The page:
There has been quite a bit of news-flow about battery storage over the past couple of weeks. There was the announcement that Elon Musk had succeeded in his bid to delivery the world’s largest battery storage facility to South Australia within his 100-day deadline, while in the UK the new capacity market register was published against a backdrop of lower de-rating factors for short-duration batteries, and the All Party Parliamentary Group published a bullish report on the sector.
All of this can be taken as hugely positive for battery storage, and an indicator that the dreams of 100% renewables (outside Iceland!) might be achievable. But how much of this is real: can battery storage overcome the significant challenges of scale and capacity that I have described before?
Tesla’s Australian miracle
Back in September, Elon Musk promised the state of South Australia that he would deliver a 100 MW battery storage facility within 100 days otherwise it would be free. Last week it was announced that the plant began dispatching power to the grid on 30 November, officially the first day of the Australian summer, and just 63 days after the contract was signed (although according to Bloomberg, the facility was already half built before the official signing date, so the “bet” wasn’t really a gamble….)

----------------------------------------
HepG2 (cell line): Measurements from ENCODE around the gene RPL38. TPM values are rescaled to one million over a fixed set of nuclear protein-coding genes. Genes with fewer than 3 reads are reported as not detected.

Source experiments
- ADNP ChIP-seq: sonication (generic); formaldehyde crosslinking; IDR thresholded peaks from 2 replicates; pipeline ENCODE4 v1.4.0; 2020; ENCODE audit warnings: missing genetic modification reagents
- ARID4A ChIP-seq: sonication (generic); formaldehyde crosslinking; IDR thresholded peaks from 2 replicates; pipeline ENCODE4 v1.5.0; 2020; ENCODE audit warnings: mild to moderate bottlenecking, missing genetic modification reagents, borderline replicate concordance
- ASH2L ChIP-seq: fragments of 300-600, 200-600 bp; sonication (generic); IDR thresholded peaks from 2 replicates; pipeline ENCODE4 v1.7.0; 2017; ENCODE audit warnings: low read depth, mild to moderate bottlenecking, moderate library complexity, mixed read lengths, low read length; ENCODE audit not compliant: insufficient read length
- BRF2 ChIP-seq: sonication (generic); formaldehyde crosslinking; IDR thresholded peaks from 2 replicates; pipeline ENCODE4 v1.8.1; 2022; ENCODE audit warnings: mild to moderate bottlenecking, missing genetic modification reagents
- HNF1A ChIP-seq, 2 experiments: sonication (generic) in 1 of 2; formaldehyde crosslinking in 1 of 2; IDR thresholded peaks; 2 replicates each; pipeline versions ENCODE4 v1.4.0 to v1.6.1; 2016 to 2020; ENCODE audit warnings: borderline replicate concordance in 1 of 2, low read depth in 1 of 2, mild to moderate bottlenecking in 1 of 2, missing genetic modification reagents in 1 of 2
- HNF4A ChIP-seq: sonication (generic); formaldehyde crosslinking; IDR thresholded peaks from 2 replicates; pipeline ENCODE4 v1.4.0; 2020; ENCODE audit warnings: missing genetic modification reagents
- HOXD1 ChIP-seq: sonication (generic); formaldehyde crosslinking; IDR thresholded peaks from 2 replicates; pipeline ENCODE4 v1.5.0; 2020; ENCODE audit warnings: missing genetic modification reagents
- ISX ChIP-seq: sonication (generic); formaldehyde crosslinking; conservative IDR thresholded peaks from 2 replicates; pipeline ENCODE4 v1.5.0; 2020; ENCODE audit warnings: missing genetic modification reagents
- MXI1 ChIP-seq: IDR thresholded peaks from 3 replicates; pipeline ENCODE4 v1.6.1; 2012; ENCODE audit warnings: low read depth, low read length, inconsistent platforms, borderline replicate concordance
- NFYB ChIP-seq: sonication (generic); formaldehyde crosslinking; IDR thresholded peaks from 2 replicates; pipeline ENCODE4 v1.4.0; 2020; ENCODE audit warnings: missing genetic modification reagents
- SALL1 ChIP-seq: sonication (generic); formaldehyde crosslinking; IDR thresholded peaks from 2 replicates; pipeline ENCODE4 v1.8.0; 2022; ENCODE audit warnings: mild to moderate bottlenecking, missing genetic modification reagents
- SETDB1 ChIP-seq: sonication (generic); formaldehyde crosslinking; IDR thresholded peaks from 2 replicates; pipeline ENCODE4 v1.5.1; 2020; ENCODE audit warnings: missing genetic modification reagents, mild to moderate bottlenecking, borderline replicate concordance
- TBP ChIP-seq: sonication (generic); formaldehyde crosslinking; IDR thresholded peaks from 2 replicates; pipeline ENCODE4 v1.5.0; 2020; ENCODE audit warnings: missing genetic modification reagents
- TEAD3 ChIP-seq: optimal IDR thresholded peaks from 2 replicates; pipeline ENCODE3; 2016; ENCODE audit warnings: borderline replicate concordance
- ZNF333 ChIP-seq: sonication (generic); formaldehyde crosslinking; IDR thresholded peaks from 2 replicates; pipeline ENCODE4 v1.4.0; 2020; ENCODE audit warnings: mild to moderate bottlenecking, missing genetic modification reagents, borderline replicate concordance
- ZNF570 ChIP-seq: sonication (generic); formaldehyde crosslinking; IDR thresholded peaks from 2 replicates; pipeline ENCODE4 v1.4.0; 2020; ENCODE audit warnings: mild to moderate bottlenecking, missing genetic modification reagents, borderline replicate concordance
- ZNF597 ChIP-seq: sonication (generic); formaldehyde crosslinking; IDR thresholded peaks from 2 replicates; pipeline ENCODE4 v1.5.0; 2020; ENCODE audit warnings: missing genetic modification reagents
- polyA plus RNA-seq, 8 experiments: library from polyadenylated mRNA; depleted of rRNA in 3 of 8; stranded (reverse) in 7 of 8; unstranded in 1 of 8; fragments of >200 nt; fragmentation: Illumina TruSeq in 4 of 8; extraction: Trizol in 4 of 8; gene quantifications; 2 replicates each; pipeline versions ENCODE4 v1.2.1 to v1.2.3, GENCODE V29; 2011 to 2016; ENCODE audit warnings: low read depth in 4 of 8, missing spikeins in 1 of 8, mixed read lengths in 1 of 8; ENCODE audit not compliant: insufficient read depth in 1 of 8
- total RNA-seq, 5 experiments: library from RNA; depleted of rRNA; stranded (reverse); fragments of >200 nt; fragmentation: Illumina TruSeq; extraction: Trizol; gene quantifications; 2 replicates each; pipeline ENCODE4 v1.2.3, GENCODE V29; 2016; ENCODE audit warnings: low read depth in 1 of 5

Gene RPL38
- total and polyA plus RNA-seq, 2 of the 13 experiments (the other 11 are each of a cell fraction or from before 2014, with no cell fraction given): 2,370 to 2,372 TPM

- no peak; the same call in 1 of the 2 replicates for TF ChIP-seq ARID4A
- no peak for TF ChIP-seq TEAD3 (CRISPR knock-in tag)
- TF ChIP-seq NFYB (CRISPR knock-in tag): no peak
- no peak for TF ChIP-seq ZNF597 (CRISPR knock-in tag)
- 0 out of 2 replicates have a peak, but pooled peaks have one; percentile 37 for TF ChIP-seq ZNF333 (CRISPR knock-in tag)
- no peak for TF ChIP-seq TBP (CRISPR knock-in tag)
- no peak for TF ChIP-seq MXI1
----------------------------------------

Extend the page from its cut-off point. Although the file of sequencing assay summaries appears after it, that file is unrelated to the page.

Although the battery is likely to be used primarily to boost supply during periods of peak demand, Tesla claims it has the capacity to power 30,000 homes for up to an hour in the event of a severe blackout, which may be long enough to bridge the gap until conventional back-up resources come online. (At least for the c4% of households able to benefit.)
According to clean energy news site, RenewEconomy.com.au, of the 100 MW/ 129 MWh in the array, around 70 MW of capacity is contracted to the South Australian government to provide grid stability, with a duration of 10 minutes, while the remaining 30 MW will have three hours storage and be used as load shifting by Neoen for the adjacent Hornsdale wind farm.
The facility is part of a AU$ 550 million plan announced in March to make the South Australia independent of the nation’s power grid. The cost of the project have not been made public, however, Musk noted at one point that failing to deliver on time would cost his company US$ 50 million – this would relate to the 70 MW contracted to the government, which was the subject of the “bet”.